Metro Augusta Parent has re-emerged from its insert status within Metro Spirit and once again stands alone as an independent monthly publication.
You can now find Parent, complete with a column by Marin, each month at local Augusta grocery stores, including Kroger and Bi-Lo.
Scroll down for November’s content.
by Marin Rose
Like so much in American life, it’s all too easy for seasonal decorating to get way out of hand. An innocent attempt at showing some seasonal spirit devolves quickly into an exhausting, expensive annual effort to create the internal merriment we seek by adorning our homes with material things. In too many cases, the traditions we’ve created to enhance our holidays actually become barriers to our enjoyment of the season. The antidote? Organization, of course.
Like anything, seasonal stress and expense can be managed by applying a few universal organizational principles, the first of which is identifying priorities. Each of us has a unique set of priorities, particularly when it comes to celebrating the holiday season. Before you commit to doing any holiday-related tasks, it’s important that you take a moment to clearly assess yours. Identifying what you most wish to enjoy this season – family time, old friends, good food, etc. – will keep you focused on the things that support those priorities and make it easier to cut out those that don’t.
As any professional organizer will tell you, the first step toward conquering clutter, whether physical or metaphorical, is to purge. Take an inventory of the décor items you already have. If the sheer volume of it makes you sigh with exhaustion at the thought of putting it all up, cleaning and maintaining it and then packing it all up again come January, give yourself permission right now to cut back.
Daunted by this task? Here are a few practical tips for narrowing down your seasonal tchotchkes:
- Gather items that work well together and in your space. Eliminate any outliers, even if they’re really cute.
- Limit yourself to one storage container. Place your favorite items inside first and donate what won’t fit.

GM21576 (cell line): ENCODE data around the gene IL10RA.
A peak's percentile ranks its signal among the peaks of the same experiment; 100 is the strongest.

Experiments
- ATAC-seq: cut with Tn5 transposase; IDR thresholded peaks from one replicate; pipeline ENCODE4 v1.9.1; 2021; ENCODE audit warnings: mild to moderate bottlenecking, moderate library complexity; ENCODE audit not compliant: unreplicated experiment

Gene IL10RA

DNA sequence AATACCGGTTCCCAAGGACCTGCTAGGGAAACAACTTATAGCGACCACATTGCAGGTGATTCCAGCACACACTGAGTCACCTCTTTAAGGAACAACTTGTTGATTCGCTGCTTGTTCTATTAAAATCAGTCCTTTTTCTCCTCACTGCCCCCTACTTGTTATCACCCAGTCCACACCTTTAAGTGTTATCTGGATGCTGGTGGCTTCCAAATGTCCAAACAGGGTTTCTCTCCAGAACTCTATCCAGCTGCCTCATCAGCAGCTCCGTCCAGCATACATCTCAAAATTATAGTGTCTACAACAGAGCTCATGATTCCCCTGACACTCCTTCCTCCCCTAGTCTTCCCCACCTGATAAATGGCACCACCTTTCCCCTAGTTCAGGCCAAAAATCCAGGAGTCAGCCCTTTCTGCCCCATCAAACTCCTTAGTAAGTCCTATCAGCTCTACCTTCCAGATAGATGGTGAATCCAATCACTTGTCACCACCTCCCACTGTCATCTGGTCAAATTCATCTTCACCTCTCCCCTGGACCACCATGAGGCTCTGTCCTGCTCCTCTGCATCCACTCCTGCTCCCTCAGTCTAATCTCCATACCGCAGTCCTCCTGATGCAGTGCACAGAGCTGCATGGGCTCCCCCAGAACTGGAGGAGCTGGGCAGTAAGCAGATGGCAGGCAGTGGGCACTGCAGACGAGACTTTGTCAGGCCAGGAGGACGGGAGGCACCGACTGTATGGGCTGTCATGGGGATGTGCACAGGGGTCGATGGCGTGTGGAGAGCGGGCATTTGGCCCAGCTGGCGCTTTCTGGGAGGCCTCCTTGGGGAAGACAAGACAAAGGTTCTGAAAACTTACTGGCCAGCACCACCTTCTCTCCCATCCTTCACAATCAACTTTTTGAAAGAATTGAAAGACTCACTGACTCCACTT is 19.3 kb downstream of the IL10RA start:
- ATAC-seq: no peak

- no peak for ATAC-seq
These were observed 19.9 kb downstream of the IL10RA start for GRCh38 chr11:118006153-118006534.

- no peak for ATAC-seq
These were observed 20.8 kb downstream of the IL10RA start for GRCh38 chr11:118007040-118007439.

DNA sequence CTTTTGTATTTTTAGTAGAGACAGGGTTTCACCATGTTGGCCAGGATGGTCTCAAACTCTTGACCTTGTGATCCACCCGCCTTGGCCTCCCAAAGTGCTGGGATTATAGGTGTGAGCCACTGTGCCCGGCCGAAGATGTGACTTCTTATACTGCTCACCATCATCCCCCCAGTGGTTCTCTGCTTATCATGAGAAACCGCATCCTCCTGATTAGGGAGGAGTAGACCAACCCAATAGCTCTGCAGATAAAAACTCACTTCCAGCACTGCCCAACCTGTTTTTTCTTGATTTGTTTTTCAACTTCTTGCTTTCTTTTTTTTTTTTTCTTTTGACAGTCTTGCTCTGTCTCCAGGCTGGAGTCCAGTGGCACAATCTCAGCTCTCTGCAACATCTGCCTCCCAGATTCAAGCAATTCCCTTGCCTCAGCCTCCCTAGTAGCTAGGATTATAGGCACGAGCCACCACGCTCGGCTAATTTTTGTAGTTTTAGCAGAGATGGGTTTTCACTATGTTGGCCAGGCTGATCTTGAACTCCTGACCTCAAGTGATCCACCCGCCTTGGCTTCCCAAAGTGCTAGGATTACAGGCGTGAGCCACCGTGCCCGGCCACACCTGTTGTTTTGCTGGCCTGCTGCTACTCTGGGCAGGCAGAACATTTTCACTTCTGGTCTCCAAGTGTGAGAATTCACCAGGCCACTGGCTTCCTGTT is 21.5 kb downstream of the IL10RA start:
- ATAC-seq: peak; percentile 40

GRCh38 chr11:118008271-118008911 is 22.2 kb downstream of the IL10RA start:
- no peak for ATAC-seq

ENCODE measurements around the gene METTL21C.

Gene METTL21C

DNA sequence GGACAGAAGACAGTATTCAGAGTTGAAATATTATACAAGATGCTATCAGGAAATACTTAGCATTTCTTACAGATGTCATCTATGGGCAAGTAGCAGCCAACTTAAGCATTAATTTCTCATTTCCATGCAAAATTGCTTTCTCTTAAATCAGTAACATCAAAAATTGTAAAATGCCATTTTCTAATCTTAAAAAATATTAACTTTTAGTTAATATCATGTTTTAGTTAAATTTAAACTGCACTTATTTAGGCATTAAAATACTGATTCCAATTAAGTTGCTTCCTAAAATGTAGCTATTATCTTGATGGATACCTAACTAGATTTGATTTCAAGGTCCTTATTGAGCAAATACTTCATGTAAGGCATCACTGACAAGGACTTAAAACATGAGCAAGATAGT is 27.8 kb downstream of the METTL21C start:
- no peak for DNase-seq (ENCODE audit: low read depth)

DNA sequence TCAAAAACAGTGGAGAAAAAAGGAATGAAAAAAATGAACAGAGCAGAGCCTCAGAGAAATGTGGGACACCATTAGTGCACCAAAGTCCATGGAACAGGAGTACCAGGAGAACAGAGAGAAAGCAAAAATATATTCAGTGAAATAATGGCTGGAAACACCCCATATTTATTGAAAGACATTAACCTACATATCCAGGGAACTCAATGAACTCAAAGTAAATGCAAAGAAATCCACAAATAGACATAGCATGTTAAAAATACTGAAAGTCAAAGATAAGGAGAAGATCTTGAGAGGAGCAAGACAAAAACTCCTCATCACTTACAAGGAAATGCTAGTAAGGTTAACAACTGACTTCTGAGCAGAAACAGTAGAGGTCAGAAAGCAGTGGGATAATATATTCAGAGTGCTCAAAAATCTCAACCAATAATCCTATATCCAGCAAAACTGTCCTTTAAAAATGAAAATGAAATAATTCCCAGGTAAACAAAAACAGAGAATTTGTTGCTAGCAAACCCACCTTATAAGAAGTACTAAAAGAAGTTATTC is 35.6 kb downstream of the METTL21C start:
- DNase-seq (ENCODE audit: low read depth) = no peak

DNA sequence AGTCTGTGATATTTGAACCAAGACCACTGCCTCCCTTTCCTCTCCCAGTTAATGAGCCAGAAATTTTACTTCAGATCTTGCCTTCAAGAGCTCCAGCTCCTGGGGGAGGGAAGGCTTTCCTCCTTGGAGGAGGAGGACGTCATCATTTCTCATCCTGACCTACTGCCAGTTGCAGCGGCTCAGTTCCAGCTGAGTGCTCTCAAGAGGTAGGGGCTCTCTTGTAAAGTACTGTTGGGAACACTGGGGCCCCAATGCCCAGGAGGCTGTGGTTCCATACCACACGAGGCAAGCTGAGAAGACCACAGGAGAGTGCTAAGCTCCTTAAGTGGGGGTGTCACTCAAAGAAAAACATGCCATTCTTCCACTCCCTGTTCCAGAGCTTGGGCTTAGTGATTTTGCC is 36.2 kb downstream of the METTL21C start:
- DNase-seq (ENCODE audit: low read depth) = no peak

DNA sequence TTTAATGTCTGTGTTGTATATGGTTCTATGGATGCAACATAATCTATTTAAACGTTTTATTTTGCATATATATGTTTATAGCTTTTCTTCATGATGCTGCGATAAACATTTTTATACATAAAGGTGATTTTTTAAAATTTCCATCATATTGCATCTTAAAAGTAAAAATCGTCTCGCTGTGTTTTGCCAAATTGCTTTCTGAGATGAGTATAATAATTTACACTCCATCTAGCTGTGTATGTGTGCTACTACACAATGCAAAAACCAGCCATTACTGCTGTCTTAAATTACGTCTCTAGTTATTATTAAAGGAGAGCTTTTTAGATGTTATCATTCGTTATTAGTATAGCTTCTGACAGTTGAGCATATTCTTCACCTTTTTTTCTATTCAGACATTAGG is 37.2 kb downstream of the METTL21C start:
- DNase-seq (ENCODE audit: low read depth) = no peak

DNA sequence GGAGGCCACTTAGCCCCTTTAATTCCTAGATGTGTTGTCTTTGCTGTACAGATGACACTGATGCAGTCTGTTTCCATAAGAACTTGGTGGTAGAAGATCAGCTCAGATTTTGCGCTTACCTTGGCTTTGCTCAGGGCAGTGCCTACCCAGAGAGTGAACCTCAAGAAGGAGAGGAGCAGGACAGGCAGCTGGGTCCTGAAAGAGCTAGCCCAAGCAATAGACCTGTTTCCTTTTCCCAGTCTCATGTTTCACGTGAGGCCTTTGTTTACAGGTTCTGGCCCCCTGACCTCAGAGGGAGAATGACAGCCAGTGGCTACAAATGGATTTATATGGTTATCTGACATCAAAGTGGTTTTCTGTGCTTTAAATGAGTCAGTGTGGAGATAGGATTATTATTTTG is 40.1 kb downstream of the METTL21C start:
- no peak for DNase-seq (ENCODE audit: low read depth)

- Keep only the items that are most meaningful to you. Some items that may NOT fall into this category are: every last thing your child has ever made at school, items you inherited or received as gifts and items that cost a lot of money.
- Stick to décor that’s easy to display and store. Forego items with cords that tangle and use electricity, items that collect a lot of dust or items that are very large.
Once you’ve made peace with your decorating intentions, it’s time to manage others’ expectations. Friends and family members, children in particular, may have come to expect a certain standard of décor such that they associate holiday enjoyment with those items and feel unable to experience the holiday spirit in their absence. Before you allow guilt to set in, recognize that this is not a healthy association, especially for children. If your child insists that it just “won’t be Christmas” without an elaborate light display in your lawn, this is probably evidence in itself that you need to cut back on the lights. Talk with your family about the priorities you set for the season and decide together which traditions should stay this year and which should be let go.
Managing adults’ expectations is sometimes even more difficult than managing kids’. If you’re the one who routinely hosts Thanksgiving dinner, for example, prepare your guests for a more modest spread. Offer to display items that they would like to bring to your home. If you have a close relationship, ask them to help you with the cost and effort of decorating for the holiday. When you involve others in the process of creating a seasonal atmosphere, they are more likely to appreciate the result. This is particularly true of children. When you engage children in domestic activities you get help with the work and impart valuable lessons about responsibility, all while spending quality time together. The result might not look perfect but it’s more important that your child contribute and enjoy a sense of pride in his/her work.